Your daughter is ugly.
She knows loss intimately,
carries whole cities in her belly.

As a child, relatives wouldn’t hold her.
She was splintered wood and sea water.
She reminded them of the war.

On her fifteenth birthday you taught her
how to tie her hair like rope
and smoke it over burning frankincense.

You made her gargle rosewater
and while she coughed, said
macaanto girls like you shouldn’t smell
of lonely or empty.

You are her mother.
Why did you not warn her,
hold her like a rotting boat
and tell her that men will not love her
if she is covered in continents,
if her teeth are small colonies,
if her stomach is an island
if her thighs are borders?

What man wants to lie down
and watch the world burn
in his bedroom?

Your daughter’s face is a small riot,
her hands are a civil war,
a refugee camp behind each ear,
a body littered with ugly things.

But God,
doesn’t she wear
the world well?

— Warsan Shire

I spent this previous summer working at a social justice newspaper in Cape Town, South Africa. While on assignment, I caught a glimpse into some of the city’s more unsavory corners. The poverty I saw juxtaposed sharply with the country’s natural splendor. I was told that that was the case for much of the continent of Africa. Cape Town’s beauty (and poverty) however, often paled in comparison to its people. Warm, diverse, and vibrant, yet struggling to reconcile with inherited legacies of horrible violence, oppression, and conflict.

While there, I tried to read as much African literature as I could get my hands on in order to understand a little of this struggle. I grew especially fond of young Somali-British writer Warsan Shire. A 26-year-old working through some serious themes in her poetry, she was named Young Poet Laureate of London in 2014. The above poem is an excerpt from her 2011 collection Teaching My Mother How to Give Birth. What I love about Shire is that she’s undeniably a part of a new, exciting generation of poets: those born on MySpace, nurtured on Tumblr, and currently coming of age on Twitter. They have social consciousness and political motivations. They live and write in our world of hyper-connectedness online.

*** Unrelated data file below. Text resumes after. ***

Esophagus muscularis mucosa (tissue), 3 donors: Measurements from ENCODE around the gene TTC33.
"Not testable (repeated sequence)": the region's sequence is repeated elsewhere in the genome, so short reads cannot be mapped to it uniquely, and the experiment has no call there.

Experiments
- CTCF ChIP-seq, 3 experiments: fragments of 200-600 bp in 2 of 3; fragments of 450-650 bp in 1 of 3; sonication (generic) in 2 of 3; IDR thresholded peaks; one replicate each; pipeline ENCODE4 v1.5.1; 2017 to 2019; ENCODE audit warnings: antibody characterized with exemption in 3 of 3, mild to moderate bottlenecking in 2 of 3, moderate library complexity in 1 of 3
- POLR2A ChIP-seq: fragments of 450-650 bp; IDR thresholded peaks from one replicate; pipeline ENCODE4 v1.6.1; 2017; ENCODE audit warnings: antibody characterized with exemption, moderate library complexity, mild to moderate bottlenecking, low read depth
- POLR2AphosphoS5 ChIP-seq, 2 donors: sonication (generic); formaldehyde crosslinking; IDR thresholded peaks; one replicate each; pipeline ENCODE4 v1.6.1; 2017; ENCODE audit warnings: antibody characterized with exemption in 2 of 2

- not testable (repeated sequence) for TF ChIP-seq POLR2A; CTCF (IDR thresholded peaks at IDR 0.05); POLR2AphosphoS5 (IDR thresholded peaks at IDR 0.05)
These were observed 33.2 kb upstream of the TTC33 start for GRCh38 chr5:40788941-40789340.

As for Shire’s own background, she was born in Kenya to Somali parents. She migrated from Africa to Europe at a young age and much of her poetry deals with her subsequent struggles to cope with her identity post-migration. Detached from her cultural homeland and ancestors, through her poetry Shire has often embodied the displacement many immigrants feel in an unfamiliar country. In her spare time, she collaborated on Beyoncé’s visual album Lemonade (2016), a mark of her quickly growing influence within the artistic sphere.

“Ugly” is a powerful and heavy piece that taps into the rich tradition of storytelling present in many African cultures. The way I read it, “Ugly” uses a girl-child – an immigrant – as an allegory for Africa: its history of ugly civil war, ugly colonization, and ugly oppression. This child’s body, like the continent, is “littered” with “ugly things” – refugee camps, riots, boarders: souvenirs of brutal conflict and hard journeys. Because of her “problems,” she is found difficult to love by the more fortunate corners of the world, who do not wish to feel the intimate loss she feels, who do not wish to “watch the world burn / in [their] bedroom.” To me, Shire is trying to square what she knows is beautiful – Africa’s peoples and cultures – with its traumatic inheritance.

The form of the poem is authoritative. It’s declarative – there are many end stops, almost every line closes with a comma or period. Shire isn’t asking for input or opening a conversation: it is as if she is simply stating reality, what is. “You are her mother.” “She reminded them of the war.” “Your daughter is ugly.” End of discussion. It feels like a chastisement to the rest of the world: Take care of your human family.

However, the final stanza does not end on a despairing, or even negative, note. It takes a turn for the hopeful: “But God, / doesn’t she wear/the world well.” Another statement: Shire knows the daughter is beautiful both due to, and in spite of, her colonies, islands, boarders, riots, wars, and camps. And I think she’s daring the rest of the world to know likewise.

— Lilly Wimberly ’18

“Ugly.” Poetry International. 2013.  Web.

[For more by Warsan Shire, her book Teaching My Mother How To Give Birth can be found for purchase here:]